Taking attendance isn’t just a boring routine that must be performed every day. Research shows attendance matters.
Students who miss more than three days a month of school are at serious risk of falling behind their peers. A chronically absent student is defined as one who misses approximately 18 days of the school year. And chronically absent students are more likely to earn failing grades, display delinquent behavior and possibly drop out of school. Even missing two days a month will mean a student will miss out on 10% of the school year.
Focusing on attendance awareness this September can raise awareness of the problem among parents and help students start the school year on the right path.
Teachers can play a big role in reducing absences. AttendanceWorks.org has created a toolkit of resources teachers can use to build awareness about how many absences are too many. The toolkit includes strategies to encourage students to come to school every day, even when it is hard, and engage them after they are in the school building.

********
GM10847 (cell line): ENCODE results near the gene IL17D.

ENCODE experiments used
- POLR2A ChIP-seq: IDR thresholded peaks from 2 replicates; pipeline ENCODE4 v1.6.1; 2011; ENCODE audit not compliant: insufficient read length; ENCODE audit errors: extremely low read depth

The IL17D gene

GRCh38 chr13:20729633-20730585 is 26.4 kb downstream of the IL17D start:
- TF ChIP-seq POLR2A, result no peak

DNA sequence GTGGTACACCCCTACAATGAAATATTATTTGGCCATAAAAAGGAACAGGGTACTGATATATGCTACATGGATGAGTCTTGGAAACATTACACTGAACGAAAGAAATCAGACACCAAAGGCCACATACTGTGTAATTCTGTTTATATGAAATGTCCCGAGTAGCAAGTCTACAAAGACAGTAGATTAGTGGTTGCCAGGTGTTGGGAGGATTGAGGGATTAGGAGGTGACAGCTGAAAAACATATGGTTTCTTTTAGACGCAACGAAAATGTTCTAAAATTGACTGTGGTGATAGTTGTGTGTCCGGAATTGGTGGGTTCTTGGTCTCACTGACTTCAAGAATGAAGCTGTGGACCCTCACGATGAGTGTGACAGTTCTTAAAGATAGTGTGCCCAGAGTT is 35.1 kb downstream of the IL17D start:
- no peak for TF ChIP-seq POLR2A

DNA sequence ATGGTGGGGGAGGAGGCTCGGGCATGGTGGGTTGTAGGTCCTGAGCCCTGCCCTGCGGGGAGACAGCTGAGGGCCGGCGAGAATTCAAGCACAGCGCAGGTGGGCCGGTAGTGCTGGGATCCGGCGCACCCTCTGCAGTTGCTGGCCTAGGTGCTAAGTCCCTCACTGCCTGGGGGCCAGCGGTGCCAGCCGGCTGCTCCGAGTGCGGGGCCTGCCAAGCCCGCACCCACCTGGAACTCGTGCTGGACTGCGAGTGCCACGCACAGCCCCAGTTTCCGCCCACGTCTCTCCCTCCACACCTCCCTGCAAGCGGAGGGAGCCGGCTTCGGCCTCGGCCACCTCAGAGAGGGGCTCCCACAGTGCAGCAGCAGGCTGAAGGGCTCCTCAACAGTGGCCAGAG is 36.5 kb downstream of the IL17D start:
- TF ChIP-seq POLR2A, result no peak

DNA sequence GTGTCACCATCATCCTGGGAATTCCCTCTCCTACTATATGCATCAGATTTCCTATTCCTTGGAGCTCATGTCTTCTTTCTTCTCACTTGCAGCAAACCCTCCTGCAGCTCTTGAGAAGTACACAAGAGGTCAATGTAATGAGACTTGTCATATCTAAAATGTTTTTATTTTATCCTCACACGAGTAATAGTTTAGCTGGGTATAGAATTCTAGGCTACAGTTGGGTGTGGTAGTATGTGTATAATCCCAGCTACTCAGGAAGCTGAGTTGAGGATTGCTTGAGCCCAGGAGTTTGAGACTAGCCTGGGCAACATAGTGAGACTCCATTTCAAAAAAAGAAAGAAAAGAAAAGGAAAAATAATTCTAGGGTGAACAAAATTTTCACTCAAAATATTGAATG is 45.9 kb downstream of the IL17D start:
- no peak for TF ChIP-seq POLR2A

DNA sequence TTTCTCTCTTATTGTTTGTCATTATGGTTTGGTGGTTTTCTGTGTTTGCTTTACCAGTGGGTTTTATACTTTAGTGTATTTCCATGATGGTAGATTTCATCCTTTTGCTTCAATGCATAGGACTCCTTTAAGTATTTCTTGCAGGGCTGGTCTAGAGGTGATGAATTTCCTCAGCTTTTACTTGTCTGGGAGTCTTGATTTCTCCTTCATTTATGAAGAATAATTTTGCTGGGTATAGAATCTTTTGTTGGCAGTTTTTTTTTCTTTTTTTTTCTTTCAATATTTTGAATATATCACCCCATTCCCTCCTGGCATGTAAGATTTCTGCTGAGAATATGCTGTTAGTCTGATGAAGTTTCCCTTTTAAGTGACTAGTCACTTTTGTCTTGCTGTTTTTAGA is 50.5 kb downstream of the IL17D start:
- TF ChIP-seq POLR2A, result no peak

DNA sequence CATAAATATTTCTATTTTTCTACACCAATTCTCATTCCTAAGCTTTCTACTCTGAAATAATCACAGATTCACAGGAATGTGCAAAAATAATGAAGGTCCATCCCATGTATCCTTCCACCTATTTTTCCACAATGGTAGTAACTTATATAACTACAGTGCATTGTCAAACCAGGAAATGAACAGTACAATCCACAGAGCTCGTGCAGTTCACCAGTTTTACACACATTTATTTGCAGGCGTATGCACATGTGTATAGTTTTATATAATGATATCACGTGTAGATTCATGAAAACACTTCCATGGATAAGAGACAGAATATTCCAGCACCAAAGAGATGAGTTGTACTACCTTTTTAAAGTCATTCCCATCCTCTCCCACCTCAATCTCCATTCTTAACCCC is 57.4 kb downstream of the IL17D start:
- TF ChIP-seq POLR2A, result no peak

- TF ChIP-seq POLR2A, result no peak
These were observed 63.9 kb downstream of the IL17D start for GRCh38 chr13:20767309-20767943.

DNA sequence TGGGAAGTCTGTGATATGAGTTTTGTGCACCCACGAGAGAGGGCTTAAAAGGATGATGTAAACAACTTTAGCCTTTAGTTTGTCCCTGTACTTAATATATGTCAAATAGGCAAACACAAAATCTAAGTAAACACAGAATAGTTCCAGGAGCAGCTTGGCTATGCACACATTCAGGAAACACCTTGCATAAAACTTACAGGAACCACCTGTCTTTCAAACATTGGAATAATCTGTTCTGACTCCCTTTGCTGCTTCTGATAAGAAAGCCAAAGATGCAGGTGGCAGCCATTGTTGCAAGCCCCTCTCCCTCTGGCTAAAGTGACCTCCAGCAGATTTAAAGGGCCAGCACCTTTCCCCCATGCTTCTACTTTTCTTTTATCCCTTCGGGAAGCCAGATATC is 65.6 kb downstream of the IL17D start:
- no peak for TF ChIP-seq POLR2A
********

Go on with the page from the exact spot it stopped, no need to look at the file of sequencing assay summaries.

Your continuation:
Another chance to explore strategies for encouraging attendance will take place Oct. 5-8 at the National Dropout Prevention Conference at the Gaylord Rockies Resort and Convention Center in Aurora. This is the first time the conference has been held in Colorado. Participants from Colorado may use code COED2019 to receive a 10% discount for registration.
Here are five strategies to keep student engagement high in your classroom, courtesy of Waterford.org:
Prioritize attendance early in the school year. The earlier you begin this work, the less likely it is to become a problem.
Provide a clear message to parents that absenteeism can become a big problem for their children’s academic future.